Isaiah 8 – Yahweh tells him to take a seal and scratch a name on it [Maher-shalal-hash-baz] that means “Speedy-spoil-quick-booty” (8:1). He asks Uriah, a priest, and Zechariah – both honest men – to be witnesses to him doing this.
“Then I slept with my wife, and she became pregnant and gave birth to a son. And the Lord said, ‘Call him Maher-shalal-hash-baz. For before this child is old enough to say ‘Papa’ or ‘Mama,’ the king of Assyria will carry away both the abundance of Damascus and the riches of Samaria” (8:3-4).
Isaiah is warned by the Lord not to think like others think. He said, ‘Don’t call everything a conspiracy, like they do, and don’t live in dread of what frightens them. [the more things change the more they stay the same] Make the Lord of Heaven’s Armies holy in your life. He is the one you should fear. He is the one who should make you tremble. He will keep you safe” (8:13-14). He will be a stumbling block for both Israel and Judah. If people tell you to consult “mediums and those who consult the spirits of the dead” (8:19), don’t follow them. “Look to God’s instructions and teachings! People who contradict his word are completely in the dark. They will go from one place to another, weary and hungry . . . They will look up to heaven and down at the earth, but wherever they look, there will be trouble and anguish and dark despair” (8:20-22).
Isaiah 9 – The time of despair will not last forever. There “will be a time in the future when Galilee of the Gentiles, which lies along the road that runs between the Jordan and the sea [the Mediterranean], will be filled with glory. The people who walk in darkness will see a great light. For those who live in a land of deep darkness, a light will shine” (9:1-2).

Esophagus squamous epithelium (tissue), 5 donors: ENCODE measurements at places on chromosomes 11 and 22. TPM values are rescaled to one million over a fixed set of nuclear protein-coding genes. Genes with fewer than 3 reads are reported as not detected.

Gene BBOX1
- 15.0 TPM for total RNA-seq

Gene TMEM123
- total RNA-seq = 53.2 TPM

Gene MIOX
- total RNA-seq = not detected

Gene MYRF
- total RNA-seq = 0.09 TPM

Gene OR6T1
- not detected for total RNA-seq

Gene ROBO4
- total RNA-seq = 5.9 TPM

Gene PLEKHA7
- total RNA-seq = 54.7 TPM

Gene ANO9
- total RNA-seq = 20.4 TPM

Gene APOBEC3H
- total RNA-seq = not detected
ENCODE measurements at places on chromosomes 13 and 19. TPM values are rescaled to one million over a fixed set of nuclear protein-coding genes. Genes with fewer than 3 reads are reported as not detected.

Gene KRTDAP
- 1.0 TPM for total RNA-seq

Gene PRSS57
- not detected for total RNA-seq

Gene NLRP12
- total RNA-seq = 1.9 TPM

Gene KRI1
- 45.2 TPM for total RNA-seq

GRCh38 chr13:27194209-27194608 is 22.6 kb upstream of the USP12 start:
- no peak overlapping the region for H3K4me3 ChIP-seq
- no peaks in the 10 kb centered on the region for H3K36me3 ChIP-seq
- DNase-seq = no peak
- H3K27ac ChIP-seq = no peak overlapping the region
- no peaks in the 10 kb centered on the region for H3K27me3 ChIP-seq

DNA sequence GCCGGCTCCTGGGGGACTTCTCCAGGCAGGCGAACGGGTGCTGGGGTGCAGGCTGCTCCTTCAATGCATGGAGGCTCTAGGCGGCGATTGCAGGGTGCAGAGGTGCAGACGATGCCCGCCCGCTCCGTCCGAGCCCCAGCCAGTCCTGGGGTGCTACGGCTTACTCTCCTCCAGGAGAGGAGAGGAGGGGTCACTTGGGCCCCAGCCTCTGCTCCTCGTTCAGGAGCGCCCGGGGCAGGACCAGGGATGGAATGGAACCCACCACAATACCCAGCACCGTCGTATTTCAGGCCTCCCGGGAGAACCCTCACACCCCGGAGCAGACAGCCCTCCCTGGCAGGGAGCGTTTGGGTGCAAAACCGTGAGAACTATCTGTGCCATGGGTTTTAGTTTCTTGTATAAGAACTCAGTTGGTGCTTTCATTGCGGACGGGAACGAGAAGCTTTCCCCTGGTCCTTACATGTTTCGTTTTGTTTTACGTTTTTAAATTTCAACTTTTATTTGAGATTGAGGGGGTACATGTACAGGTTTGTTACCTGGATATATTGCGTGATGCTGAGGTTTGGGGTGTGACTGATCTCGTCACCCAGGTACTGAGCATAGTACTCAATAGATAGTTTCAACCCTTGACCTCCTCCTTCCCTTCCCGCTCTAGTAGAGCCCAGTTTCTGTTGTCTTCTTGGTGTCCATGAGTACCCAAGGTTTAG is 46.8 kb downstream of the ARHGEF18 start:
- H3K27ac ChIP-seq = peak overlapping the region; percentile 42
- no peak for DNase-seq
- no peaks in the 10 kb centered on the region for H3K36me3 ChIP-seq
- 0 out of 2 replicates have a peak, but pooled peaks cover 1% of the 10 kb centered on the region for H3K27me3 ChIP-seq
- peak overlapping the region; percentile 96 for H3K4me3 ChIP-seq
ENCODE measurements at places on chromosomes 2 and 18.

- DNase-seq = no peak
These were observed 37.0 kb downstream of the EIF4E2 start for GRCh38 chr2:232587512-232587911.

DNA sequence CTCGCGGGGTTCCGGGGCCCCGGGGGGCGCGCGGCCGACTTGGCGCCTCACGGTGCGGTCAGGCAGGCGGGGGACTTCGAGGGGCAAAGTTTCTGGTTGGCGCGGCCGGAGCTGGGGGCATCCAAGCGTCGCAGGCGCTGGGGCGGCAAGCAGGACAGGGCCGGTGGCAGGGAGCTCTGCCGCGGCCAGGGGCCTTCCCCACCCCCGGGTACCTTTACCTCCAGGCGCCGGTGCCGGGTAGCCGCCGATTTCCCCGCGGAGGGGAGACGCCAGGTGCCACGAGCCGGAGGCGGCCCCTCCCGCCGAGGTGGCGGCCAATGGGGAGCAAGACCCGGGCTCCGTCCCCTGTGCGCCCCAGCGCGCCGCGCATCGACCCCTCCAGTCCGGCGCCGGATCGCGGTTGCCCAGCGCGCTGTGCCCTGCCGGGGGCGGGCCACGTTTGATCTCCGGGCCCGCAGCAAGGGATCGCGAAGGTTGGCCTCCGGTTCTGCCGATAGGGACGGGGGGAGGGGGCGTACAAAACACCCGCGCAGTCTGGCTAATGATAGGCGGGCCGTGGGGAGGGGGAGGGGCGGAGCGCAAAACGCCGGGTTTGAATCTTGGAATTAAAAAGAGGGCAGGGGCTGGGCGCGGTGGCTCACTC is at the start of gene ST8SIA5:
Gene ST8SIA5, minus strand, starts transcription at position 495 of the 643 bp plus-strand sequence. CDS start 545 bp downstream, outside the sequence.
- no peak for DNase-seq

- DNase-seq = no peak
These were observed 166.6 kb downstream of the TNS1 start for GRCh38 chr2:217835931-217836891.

“You will enlarge the nation of Israel, and its people will rejoice. They will rejoice before you as people rejoice at the harvest and like warriors dividing the plunder. For you will break the yoke of their slavery and lift the heavy burden from their shoulders” (9:3-4).
They will break the oppressor’s rod. “The boots of the warrior and the uniforms bloodstained by war will all be burned. They will be fuel for the fire. For a child is born to us, a son is given to us. The government will rest on his shoulders. And he will be called: Wonderful Counselor, Mighty God, Everlasting Father, Prince of Peace. His government and its peace will never end” (9:5-7).
But the Lord will bring the armies of the Assyrians and the Philistines against Israel. The people of Israel “will still not repent. They will not seek the Lord of Heaven’s Armies. Therefore, in a single day the Lord will destroy both the head [Israel’s leaders] and the tail [the lying prophets], the noble palm branch and the lowly reed” (9:13-14).
From Leadings: A Catholic’s Journey Through Quakerism
How this changed [my intellectual resistance to faith] over the weeks and months ahead, I cannot really explain except to call it grace. To the extent I can analyze it, it involved a number of things. The first was my miserable condition and the vulnerability it created in me. It cannot be an accident that I, like so many others, found God in the midst of profound personal suffering. But it was not only my condition. It was also this new relationship and the faith perspective my friend brought to it. He understood a good deal of what I was only just getting ready to receive, and he was able to help me see it with a clarity I most certainly would not have been capable of on my own. But I think the most important element in the mix was the perspective early Quaker thinkers (theologians in the sense that their thoughts were all about God) brought to the Christian gospel. My friend introduced me to these writers and mediated their ideas to me in a way I would not have been able to do on my own.